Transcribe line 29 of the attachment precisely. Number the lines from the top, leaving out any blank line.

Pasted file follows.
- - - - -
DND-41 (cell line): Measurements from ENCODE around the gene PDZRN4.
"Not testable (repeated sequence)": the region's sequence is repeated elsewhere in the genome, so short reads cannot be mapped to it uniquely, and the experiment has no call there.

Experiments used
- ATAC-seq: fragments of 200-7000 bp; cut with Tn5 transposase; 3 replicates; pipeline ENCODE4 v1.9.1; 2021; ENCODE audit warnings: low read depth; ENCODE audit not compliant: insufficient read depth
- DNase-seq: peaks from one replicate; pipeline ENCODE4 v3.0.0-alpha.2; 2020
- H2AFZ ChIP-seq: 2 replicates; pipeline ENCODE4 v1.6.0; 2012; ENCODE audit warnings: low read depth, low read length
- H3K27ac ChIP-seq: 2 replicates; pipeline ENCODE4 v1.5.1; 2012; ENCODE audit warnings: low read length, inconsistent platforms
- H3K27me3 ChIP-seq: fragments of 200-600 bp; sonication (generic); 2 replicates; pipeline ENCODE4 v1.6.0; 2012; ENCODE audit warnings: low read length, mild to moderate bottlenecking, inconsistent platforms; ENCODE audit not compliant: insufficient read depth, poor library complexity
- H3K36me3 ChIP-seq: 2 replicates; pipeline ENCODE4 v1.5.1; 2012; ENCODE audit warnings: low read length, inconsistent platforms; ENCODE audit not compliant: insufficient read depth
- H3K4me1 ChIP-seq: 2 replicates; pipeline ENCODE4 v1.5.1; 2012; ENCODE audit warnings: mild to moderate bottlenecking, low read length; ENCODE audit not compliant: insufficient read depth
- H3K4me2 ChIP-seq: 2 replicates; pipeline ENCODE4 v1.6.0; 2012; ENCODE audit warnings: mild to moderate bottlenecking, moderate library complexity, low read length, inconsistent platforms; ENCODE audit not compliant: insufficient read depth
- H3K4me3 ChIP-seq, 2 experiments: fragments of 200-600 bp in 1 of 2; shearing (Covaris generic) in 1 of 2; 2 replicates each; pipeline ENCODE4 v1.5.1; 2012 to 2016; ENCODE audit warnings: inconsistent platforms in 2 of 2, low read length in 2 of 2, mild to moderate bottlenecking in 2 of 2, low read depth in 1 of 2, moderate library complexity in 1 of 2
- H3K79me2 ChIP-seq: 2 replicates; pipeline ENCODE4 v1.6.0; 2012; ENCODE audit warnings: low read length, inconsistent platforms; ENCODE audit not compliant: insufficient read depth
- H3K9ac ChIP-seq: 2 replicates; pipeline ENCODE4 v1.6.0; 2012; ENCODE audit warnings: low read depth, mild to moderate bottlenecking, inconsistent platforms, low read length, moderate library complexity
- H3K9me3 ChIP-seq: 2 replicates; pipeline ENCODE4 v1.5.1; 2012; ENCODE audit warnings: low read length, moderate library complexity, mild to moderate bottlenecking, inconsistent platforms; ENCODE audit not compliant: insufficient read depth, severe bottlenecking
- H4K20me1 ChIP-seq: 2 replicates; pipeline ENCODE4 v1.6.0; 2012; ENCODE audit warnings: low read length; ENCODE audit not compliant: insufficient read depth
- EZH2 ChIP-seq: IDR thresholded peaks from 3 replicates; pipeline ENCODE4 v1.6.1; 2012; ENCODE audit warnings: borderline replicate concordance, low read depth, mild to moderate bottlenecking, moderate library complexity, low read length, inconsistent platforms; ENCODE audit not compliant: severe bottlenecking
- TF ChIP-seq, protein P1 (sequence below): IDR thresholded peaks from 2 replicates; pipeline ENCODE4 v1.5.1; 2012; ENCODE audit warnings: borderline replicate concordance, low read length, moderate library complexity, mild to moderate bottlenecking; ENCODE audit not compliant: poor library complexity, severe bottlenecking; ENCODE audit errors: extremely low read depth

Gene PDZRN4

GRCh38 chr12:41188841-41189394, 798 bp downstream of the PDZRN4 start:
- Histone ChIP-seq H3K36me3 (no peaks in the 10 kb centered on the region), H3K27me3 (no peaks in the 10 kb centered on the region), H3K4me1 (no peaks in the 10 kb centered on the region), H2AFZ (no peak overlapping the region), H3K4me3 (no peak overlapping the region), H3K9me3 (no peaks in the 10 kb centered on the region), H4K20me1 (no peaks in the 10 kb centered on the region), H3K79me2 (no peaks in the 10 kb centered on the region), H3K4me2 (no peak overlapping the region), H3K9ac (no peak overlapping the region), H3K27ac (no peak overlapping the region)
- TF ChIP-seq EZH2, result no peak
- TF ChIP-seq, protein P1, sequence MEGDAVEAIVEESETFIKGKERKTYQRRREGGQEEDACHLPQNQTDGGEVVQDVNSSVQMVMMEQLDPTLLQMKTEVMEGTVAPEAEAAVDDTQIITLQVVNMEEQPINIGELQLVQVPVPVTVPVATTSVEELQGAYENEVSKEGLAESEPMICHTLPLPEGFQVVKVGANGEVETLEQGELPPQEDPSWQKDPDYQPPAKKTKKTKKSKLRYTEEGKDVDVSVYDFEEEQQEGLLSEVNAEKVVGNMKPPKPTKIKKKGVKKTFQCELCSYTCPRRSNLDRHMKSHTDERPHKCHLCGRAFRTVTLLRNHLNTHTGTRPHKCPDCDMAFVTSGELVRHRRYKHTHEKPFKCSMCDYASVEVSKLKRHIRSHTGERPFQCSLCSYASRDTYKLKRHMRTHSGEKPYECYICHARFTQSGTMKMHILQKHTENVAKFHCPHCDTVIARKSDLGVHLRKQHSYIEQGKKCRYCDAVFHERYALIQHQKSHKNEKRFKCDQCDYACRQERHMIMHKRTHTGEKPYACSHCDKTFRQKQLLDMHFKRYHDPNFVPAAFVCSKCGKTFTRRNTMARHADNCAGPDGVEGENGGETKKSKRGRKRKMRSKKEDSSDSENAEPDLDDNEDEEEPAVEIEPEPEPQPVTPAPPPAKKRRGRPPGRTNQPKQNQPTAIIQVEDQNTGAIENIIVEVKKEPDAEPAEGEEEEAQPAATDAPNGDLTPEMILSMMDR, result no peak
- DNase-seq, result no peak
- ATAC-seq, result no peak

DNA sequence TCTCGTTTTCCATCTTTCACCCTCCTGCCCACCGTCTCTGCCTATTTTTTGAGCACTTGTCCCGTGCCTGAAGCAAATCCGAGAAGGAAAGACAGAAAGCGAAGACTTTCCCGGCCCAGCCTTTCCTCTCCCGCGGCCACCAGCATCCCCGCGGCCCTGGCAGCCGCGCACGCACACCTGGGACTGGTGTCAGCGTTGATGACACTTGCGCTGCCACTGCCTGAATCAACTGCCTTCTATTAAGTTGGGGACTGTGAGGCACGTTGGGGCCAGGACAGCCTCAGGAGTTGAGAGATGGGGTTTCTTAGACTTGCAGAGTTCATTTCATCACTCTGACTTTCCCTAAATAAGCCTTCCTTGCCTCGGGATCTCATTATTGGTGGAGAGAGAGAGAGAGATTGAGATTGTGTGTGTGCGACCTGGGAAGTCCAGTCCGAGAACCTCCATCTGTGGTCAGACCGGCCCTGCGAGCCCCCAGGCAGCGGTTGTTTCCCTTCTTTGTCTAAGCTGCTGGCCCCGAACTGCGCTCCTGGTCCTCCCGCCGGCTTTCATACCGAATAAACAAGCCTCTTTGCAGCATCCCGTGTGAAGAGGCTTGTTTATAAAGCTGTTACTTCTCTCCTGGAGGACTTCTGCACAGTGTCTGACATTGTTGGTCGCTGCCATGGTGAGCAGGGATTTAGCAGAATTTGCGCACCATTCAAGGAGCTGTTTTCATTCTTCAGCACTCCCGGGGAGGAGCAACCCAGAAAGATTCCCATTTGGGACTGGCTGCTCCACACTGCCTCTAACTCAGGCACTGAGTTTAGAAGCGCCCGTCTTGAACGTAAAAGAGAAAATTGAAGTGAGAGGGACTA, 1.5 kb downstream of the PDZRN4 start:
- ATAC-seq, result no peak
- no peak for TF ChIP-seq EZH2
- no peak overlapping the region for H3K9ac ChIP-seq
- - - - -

- no peak overlapping the region for H3K9ac ChIP-seq